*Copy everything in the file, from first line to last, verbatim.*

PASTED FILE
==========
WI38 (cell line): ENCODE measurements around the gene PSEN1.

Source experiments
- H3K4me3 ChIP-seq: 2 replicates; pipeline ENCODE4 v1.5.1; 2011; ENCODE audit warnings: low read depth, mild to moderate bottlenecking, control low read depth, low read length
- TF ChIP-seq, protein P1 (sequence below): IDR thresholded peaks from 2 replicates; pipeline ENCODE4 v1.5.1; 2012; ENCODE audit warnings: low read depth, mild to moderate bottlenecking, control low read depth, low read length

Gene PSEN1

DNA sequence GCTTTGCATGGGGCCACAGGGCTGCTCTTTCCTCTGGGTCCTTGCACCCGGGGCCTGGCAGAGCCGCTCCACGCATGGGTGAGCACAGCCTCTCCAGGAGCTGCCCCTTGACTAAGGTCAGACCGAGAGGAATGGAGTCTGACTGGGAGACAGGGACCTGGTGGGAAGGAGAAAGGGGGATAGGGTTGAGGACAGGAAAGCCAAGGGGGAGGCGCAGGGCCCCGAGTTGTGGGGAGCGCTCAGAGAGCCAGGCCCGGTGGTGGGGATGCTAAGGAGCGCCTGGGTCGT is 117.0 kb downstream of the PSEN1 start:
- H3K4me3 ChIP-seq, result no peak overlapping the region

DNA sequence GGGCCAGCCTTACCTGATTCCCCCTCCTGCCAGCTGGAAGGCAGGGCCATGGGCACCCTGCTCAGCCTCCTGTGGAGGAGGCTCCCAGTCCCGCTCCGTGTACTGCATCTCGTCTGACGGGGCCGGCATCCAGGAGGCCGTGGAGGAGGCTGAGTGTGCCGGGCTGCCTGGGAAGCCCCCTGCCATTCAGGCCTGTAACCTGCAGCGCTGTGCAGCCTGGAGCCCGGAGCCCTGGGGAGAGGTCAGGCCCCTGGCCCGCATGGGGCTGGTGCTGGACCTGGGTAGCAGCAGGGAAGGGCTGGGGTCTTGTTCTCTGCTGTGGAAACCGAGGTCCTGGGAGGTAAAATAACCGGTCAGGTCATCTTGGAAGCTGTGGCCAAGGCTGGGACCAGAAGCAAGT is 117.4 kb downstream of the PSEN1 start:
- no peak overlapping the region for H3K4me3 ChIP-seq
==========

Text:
WI38 (cell line): ENCODE measurements around the gene PSEN1.

Source experiments
- H3K4me3 ChIP-seq: 2 replicates; pipeline ENCODE4 v1.5.1; 2011; ENCODE audit warnings: low read depth, mild to moderate bottlenecking, control low read depth, low read length
- TF ChIP-seq, protein P1 (sequence below): IDR thresholded peaks from 2 replicates; pipeline ENCODE4 v1.5.1; 2012; ENCODE audit warnings: low read depth, mild to moderate bottlenecking, control low read depth, low read length

Gene PSEN1

DNA sequence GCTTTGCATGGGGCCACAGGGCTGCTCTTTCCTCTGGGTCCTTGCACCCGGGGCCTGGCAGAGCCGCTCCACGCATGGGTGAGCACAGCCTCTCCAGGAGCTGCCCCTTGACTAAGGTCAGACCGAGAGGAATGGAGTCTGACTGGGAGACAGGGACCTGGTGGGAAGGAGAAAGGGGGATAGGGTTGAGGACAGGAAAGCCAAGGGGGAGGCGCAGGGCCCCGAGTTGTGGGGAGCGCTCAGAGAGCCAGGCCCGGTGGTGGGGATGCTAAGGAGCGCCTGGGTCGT is 117.0 kb downstream of the PSEN1 start:
- H3K4me3 ChIP-seq, result no peak overlapping the region

DNA sequence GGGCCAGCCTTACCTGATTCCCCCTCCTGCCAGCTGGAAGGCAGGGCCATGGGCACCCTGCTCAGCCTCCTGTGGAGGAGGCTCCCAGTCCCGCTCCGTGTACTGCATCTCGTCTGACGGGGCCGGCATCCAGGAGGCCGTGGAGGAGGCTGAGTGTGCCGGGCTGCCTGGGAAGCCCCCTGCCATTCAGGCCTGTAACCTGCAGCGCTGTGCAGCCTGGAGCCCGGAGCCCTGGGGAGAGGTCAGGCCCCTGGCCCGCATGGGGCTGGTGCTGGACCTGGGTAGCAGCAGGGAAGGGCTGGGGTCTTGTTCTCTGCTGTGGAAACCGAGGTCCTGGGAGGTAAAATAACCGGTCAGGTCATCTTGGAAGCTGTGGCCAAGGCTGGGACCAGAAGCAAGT is 117.4 kb downstream of the PSEN1 start:
- no peak overlapping the region for H3K4me3 ChIP-seq